Friday, December 28, 2007



"The misery of having perpetually to begin, the lack of the illusion that anything is more than, or even as much as, a beginning, the foolishness of those who do not know this, and play football, for example, in order at last "to advance the ball" one's own foolishness buried within one as if in a coffin, the foolishness of those who think they see a real coffin here, hence a coffin that one can transport, open, destroy,exchange

Among the young women up in the park. No envy. Enough imagination to share their happiness, enough judgment to know I am too weak to have such happiness, foolish enough to think I see to the bottom of my own and their situation. Not foolish enough; there is a tiny crack there, the wind whistles through it and spoils the full effect.

Should I greatly yearn to be an athlete, it would probably be the same thing as my yearning to go to heaven and to be permitted to be as despairing there as I am here.

No matter how sorry a constitution I may have, even if-- "given the same circumstances"-- it be the sorriest in the world (particularly in view of my lack of energy), I must do the best I can with it (even in my sense of the word)-- it is hollow sophistry to argue that there is only one thing to be done with such a constitution, which must perforce be its best, and that one thing is to despair.
----FRANZ KAFKA October 16, (1921)Sunday


I put the quote from Kafka's Diary there as a way to tell against myself. I have never really "gotten" Kafka. I think I have read myself through almost all of his work. He does not stick. I know that there are many--- Nabokov, Calasso come to mind--- who look to him with...

As far as I know, Edmund Wilson is the only writer to not be taken in by Kafka: "Kafka's reputation and influence have been growing till his figure has been projected on the consciousness of out literary reviews on a scale which gives the illusion that he is a writer of towering stature," "A Dissenting Opinion on Kafka"

"If,however, one puts Kafka besides writers with whom he may properly be compared, he still seems unsatisfactory. Gogol and Poe were equally neurotic, in their destinies they were equally unhappy; and if it is true, as Mr Savage says, that there is present in Kafka's world neither personality nor love, there is no love in either Gogol or Poe, and though here are plenty of personalities in Gogol, the actors of Poe, as a rule, are even less characterized than Kafka's. But,though the symbols that these writers generate are just as unpleasant as Kafka's, though,like his,they represent mostly the intense and painful realization of emotional cul-de-sac, yet they have both certain advantages over Kafka --for Gogol was nourished and fortified by his heroic conception of Russia, and Poe, for all his Tory views, is post-Revolutionary American in his challenging , defiant temper, his alert and curious mind. In their ways, they are both tonic. But the denationalized, discouraged, disaffected, disable Kafka, though for the moment he may frighten or amuse us, can in the end only let us down. He is quite true to his time and place, but it is surely a time and place in which few us will want to linger -- whether as stunned an hypnotized helots of totalitarian states or as citizens of freer societies who have relapsed into taking Kafka's stories as evidence that God's law and man's purpose are conceived in terms so different that we may as well give up hope of ever identifying the one with the other."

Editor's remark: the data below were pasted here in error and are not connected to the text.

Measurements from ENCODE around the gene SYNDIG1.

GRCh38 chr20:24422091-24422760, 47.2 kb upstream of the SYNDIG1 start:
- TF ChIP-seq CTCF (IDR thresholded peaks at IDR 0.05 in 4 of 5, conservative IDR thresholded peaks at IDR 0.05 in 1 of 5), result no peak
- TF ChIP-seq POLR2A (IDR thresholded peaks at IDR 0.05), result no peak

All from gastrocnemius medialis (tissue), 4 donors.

In the title of John Murray Cuddihy's book THE ORDEAL OF CIVILITY we probably have everything we need to know about Kafka. The sub-title elaborates: "Freud, Marx, Levi-Strauss, and the Jewish Struggle with Modernity." Cuddihy is or was a professor of sociology at Hunter College. The question of course: if one is not Jewish why should one care about Kafka?


The problem of Kafka is also the key problem in the United States when it comes to the question of what German writers are available. If one is honest, Americans only know two German language writers: Kafka and Remarque. They know Remarque for his sentimental ALL QUIET ON THE WESTERN FRONT which they read in Junior High School and they read maybe the Metamorphosis by Kafka in college. That is it.

Of course on the positive side by focusing all the reading of German literature on Kafka and Remarque Americans are preserved from Gunter Grass and Christa Wolf.

But the loss: without Ernst Junger, Robert Walser, Uwe Johnson, Arno Schmidt my own life would be far dimmer than it might be. These writers, each so different from the other, combine to provide a way to understand the world, a way to describe the world that enables the thoughtful person to find his or her own way in the world: they do not seek disciples which of course is what reading Kafka produces...


A tonic end, finally, of the year from Louis Ferdinand Celine:

Living, just by itself-- what a dirge that is! Life is a classroom and Boredom's the usher, there all the time to spy on you; whatever happens, you've got to look as if you were awfully busy all the time doing something that terribly exciting--- or he'll come along and nibble your brain. A day that is nothing but a mere round of the twenty-four hours isn't to be borne. It has to be one long, almost unbearable thrill, a twenty-four copulation, willy-nilly.